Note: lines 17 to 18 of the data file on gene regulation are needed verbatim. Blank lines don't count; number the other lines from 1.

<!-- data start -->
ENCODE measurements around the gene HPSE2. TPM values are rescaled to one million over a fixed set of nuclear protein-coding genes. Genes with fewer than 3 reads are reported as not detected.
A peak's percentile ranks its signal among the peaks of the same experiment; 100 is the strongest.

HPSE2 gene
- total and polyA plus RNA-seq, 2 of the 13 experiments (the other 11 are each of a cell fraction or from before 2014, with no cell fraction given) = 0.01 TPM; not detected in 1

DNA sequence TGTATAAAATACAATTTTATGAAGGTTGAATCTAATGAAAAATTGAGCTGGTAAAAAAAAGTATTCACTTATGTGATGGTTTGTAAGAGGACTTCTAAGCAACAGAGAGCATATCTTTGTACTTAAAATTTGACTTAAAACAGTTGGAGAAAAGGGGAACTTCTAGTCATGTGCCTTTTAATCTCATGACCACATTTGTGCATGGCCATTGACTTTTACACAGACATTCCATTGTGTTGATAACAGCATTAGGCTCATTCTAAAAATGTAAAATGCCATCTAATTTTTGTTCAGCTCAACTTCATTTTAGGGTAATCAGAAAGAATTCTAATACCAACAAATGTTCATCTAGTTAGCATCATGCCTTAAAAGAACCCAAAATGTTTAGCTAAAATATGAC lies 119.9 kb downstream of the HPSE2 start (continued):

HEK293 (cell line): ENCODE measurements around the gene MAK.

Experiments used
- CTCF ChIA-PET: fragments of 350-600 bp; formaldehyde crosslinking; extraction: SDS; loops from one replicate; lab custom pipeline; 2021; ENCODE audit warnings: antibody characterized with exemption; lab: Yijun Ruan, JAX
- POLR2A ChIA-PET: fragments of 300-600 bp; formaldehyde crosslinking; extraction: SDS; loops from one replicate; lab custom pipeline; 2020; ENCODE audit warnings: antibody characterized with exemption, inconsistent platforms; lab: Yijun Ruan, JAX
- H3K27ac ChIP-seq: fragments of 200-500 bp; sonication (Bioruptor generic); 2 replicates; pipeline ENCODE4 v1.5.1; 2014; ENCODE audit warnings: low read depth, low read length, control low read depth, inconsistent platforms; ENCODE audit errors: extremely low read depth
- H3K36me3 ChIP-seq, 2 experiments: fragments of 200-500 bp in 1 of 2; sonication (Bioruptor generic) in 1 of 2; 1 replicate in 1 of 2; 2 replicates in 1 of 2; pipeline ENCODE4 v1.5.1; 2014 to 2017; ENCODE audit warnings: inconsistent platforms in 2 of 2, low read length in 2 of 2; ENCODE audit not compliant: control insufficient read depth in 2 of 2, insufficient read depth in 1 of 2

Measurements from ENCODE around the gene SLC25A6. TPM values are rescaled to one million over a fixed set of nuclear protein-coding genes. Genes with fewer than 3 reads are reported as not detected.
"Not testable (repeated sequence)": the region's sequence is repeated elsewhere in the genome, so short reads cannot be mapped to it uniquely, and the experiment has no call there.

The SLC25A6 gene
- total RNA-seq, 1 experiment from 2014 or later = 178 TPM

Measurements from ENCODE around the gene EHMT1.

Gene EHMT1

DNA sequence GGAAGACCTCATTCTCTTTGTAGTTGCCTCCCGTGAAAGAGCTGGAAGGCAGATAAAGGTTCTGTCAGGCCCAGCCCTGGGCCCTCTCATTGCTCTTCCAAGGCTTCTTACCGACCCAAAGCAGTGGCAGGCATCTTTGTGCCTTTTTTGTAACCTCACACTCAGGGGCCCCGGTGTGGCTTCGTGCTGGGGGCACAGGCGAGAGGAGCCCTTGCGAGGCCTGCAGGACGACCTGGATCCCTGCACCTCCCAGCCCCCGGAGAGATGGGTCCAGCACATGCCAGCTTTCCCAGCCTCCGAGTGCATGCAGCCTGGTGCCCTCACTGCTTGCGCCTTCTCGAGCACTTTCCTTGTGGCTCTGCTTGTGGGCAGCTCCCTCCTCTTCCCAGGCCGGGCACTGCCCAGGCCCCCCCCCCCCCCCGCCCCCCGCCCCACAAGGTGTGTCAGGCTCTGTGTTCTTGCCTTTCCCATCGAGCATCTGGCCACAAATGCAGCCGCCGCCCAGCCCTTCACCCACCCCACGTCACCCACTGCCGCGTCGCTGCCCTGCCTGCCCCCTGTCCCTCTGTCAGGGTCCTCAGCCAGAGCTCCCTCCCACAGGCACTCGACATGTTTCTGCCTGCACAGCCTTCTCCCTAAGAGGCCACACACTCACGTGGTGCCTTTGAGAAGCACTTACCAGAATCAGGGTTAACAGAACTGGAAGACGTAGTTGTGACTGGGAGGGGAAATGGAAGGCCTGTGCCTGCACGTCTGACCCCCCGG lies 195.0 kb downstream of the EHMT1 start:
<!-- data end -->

Gene EHMT1

DNA sequence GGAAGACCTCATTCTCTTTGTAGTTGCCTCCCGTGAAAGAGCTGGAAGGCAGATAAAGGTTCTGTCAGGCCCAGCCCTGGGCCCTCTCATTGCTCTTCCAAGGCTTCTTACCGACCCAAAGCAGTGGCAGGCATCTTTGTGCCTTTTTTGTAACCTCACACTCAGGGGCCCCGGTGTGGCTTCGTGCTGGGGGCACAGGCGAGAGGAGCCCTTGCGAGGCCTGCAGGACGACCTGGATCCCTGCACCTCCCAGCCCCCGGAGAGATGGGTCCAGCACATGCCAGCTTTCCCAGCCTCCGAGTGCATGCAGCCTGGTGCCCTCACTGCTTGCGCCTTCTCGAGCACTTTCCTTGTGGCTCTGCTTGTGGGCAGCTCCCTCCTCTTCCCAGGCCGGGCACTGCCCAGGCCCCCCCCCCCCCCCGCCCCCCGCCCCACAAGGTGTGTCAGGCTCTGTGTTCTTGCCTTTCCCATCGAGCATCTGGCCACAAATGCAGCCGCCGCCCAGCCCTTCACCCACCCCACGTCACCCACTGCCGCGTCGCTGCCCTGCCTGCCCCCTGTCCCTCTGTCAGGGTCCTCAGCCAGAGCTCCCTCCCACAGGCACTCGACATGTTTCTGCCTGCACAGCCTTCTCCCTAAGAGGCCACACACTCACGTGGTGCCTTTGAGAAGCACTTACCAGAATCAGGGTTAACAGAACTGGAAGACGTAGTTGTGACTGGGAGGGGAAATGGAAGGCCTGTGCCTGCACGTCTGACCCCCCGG lies 195.0 kb downstream of the EHMT1 start: